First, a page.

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After spending a lifetime earning, saving and worrying about money, some of us have a big adjustment to make. We may develop a fear of spending. When all there is coming in is the Social Security checks and a chunk of what you’ve struggled to save, it’s hard to part with any of it. I’m finding that I’m firmly in this camp.
How I got fear of spending
A year ago I’d have thought this fear of spending thing was a silly notion. Since then I’ve changed my mind. Running projections on what I thought we needed, I found myself coming up short one way or another.
I got scared and started worrying so bad it was hard to buy things we actually needed. Then I roamed the house looking for things to sell off. Shopping, which had been for years a tedious job at best, now caused anxiety. I was afraid to bring home things we couldn’t use up for fear of wasting money on things we would later have to downsize.
The model in my head needed a serious tweak. And since I couldn’t see how, I felt trapped.
Limits of the nest egg
Even though I am still not retired, it’s important to me to plan. My dear husband, not so much. He’s already retired and his plan is going just fine so far. Yesterday, however, he did admit that sometimes he would like to drive south till he found a place where they don’t know what snow tires are.
We aren’t rich. The house isn’t worth very much, though we do have almost a mile of trout stream that my husband enjoys. We live in a depressed area. And after 26 years in human services I don’t make what a teacher does with that kind of seniority. Nowhere near, in fact.
Our retirement savings plan where I work used to be an insurance company annuity, but it got changed to an investment-based plan. For a few years in the Great Recession there was no match. It did OK though.
Anyway, we talked. And I expressed my worries about my small nest egg lasting long enough. (He actually thinks it’s a lot of money!) So, we did the rational thing. We made a budget together. At the end of it all I realized that we’d forgotten the mortgage and car payments. Oh no, he said, we should just pay them off.
Fear of spending strikes
“But the taxes,” I wailed. And he, the executor of his mother’s estate who just went through that, said, “What taxes?” Whereupon I went into gruesome detail about withdrawing from a tax-advantaged retirement savings instrument. And then he explained that that only happens once, then after that we’d take out less from the retirement account, lower our income, and not have to pay very much tax, if any. If we don’t pay off, we draw out more money and have to pay more tax each year.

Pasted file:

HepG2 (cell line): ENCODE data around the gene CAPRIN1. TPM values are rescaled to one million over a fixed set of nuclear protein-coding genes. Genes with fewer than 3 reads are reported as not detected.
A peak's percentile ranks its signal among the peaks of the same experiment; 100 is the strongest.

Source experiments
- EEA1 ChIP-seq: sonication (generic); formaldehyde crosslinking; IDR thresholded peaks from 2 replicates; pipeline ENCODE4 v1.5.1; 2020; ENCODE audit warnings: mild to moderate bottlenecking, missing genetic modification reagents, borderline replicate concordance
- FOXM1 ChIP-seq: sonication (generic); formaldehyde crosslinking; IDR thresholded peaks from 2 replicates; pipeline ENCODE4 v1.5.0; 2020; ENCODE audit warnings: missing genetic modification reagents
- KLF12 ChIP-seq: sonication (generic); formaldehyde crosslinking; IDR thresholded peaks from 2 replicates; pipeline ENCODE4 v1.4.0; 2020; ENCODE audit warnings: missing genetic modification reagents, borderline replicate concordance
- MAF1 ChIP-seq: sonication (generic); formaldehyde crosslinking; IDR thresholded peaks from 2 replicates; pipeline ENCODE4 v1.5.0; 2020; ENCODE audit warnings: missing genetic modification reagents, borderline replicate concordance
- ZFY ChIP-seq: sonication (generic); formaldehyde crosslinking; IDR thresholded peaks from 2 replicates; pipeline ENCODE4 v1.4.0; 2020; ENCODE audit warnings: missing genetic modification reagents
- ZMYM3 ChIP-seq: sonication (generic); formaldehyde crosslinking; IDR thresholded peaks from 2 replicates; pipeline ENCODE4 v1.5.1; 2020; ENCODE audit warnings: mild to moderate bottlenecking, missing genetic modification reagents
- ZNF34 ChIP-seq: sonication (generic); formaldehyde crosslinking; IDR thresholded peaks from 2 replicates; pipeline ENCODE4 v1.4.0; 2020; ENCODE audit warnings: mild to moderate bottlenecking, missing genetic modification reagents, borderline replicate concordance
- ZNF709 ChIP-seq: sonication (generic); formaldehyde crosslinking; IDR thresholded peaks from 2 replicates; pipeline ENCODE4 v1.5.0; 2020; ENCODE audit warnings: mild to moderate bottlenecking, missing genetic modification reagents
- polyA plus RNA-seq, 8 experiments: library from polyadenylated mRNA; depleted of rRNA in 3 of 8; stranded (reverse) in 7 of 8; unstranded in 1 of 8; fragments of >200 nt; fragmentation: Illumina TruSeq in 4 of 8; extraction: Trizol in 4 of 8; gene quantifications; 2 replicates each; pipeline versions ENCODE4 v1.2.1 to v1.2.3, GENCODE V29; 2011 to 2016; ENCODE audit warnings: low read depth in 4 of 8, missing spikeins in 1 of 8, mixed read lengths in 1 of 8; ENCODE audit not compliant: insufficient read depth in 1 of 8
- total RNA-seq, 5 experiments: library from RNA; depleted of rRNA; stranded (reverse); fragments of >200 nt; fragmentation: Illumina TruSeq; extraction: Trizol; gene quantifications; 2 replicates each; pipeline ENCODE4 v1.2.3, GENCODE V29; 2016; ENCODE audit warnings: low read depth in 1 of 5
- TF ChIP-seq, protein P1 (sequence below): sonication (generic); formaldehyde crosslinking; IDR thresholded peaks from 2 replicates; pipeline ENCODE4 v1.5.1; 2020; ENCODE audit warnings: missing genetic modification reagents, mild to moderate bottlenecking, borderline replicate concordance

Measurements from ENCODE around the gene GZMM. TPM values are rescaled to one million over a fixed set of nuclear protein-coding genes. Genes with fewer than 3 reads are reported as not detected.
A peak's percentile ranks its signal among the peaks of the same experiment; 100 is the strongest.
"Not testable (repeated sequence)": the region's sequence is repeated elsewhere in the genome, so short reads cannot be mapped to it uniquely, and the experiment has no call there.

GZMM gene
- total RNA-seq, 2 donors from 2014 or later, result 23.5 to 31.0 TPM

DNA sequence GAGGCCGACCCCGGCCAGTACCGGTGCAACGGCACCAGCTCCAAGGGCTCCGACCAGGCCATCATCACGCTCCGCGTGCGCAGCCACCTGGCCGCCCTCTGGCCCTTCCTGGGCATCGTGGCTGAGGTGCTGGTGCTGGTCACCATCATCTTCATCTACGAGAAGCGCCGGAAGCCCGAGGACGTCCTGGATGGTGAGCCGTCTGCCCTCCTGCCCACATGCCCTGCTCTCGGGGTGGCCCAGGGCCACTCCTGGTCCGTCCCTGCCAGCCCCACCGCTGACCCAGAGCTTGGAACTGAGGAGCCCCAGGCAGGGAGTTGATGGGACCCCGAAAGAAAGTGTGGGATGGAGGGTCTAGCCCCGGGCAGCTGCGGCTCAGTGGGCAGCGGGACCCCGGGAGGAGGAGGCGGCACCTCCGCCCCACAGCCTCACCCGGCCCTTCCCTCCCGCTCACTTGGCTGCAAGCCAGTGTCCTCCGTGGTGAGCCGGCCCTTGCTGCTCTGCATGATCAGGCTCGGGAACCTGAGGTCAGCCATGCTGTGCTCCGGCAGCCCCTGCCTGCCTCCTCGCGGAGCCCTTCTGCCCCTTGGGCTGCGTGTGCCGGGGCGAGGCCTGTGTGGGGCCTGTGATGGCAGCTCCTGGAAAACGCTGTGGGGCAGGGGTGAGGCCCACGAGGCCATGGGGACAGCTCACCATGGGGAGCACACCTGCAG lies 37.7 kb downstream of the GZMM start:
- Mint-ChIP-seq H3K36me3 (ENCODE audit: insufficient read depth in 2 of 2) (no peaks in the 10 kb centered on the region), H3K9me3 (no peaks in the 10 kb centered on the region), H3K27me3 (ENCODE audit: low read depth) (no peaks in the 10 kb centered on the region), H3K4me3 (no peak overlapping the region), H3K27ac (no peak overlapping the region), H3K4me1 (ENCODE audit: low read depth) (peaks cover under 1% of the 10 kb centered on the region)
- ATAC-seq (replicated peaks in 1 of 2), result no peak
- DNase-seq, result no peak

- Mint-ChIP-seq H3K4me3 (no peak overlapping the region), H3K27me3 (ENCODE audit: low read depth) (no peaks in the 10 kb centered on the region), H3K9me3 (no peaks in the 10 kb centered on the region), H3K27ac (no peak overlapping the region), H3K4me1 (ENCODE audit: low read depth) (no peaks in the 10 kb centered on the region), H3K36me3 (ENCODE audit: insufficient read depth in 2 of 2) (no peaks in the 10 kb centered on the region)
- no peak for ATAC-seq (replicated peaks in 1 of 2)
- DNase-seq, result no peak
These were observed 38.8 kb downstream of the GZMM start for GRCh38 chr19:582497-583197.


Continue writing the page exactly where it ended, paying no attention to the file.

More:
Well then, what about the big hit the nest egg takes paying off the house and car and the taxes? What does that do? Surely that devalues the nest egg and makes it harder to keep paying out for another 20 years, doesn’t it? That had to be put to the test. Neither of us has a head for that!
So I used the spreadsheet that I made a couple of years ago to see if the nest egg would work at all. (That is pretty good if I do say so myself.) I found that with the payoff taken out, the cost of living went down so we could actually get by on only a little more than 4% out a year. Now that may not be the gold standard any more, but it does give you something to play with in modeling.
Now, before we had this talk, I’d been convinced we were financially doomed and couldn’t stay in the house. But just taking a look at it from another angle tells me we have room to maneuver.
There are still questions, such as whether staying is a long-term solution. After all, we both wonder about upkeep and the seasonal chores of snow removal and grass control. But there are also answers for those questions.
I don’t need to know all the details by my retirement date in July of 2019. We could sell out and leave, or get one of those reverse mortgages and fix that garage door. Maybe we could go down to one car (which would be smarter) and it might be a pickup truck. To some extent we will have to make things up as we go along.
But a simple tweak of our model for planning retirement tells me we don’t have to move to Ecuador to survive after all. We can live in place and really think about whether to leave our quiet hideaway in the north.
More information is a good thing
Making a budget together and redefining who does what to contribute was a big help. Just talking it over with my left-brained mate helped me out of the trap I put myself in.
Retirement planning, I’m convinced, is a process just like retirement itself is. All we can do is our best and try to leave a little slack in the plans to use when life throws us a curve.
Am I still scared to spend? Well, yeah, it doesn’t go away overnight. But I’m not petrified now. I now know I’ll afford to go to the pool for exercise a time or two a week. It’s nice to think I may get a couple more years to weave and quilt in the space we have. And it’s also nice to know that if we do move on, it shouldn’t be a disaster.
Do you have a fear of spending? What’s it based on? Can you find another way to look at that basis?